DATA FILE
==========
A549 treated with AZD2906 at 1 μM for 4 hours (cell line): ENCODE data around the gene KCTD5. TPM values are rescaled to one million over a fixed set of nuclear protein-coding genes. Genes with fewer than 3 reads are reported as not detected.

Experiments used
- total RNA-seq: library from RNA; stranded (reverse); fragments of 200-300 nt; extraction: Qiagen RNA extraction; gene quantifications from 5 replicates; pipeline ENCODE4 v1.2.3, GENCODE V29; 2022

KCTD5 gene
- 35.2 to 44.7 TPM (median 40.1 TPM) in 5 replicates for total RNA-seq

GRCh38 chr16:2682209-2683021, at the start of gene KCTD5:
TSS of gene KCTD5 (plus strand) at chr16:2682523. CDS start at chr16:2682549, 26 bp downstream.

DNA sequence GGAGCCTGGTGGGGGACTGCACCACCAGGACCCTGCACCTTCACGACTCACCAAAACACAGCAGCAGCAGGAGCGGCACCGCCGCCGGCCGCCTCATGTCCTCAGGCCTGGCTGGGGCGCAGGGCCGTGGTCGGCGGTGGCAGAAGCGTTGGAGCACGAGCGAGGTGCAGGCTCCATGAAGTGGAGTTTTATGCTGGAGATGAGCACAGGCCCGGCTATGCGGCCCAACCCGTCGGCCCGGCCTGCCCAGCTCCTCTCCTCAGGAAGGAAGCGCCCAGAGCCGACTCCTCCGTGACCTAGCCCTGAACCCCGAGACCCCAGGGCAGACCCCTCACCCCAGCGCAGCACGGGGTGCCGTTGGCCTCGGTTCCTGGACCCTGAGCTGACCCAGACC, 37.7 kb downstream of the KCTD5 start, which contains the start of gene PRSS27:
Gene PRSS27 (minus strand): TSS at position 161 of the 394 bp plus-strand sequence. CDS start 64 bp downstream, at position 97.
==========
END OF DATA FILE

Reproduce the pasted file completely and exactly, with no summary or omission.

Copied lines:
A549 treated with AZD2906 at 1 μM for 4 hours (cell line): ENCODE data around the gene KCTD5. TPM values are rescaled to one million over a fixed set of nuclear protein-coding genes. Genes with fewer than 3 reads are reported as not detected.

Experiments used
- total RNA-seq: library from RNA; stranded (reverse); fragments of 200-300 nt; extraction: Qiagen RNA extraction; gene quantifications from 5 replicates; pipeline ENCODE4 v1.2.3, GENCODE V29; 2022

KCTD5 gene
- 35.2 to 44.7 TPM (median 40.1 TPM) in 5 replicates for total RNA-seq

GRCh38 chr16:2682209-2683021, at the start of gene KCTD5:
TSS of gene KCTD5 (plus strand) at chr16:2682523. CDS start at chr16:2682549, 26 bp downstream.

DNA sequence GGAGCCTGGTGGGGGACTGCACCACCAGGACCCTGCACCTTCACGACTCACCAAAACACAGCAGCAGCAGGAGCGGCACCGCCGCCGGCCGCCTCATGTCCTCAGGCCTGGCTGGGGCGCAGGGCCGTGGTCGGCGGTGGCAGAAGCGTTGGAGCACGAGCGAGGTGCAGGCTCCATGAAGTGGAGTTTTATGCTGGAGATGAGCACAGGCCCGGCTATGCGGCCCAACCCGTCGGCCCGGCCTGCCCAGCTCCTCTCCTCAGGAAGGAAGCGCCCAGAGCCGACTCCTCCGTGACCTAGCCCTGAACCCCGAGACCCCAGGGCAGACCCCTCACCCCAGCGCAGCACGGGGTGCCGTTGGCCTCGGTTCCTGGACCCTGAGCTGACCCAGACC, 37.7 kb downstream of the KCTD5 start, which contains the start of gene PRSS27:
Gene PRSS27 (minus strand): TSS at position 161 of the 394 bp plus-strand sequence. CDS start 64 bp downstream, at position 97.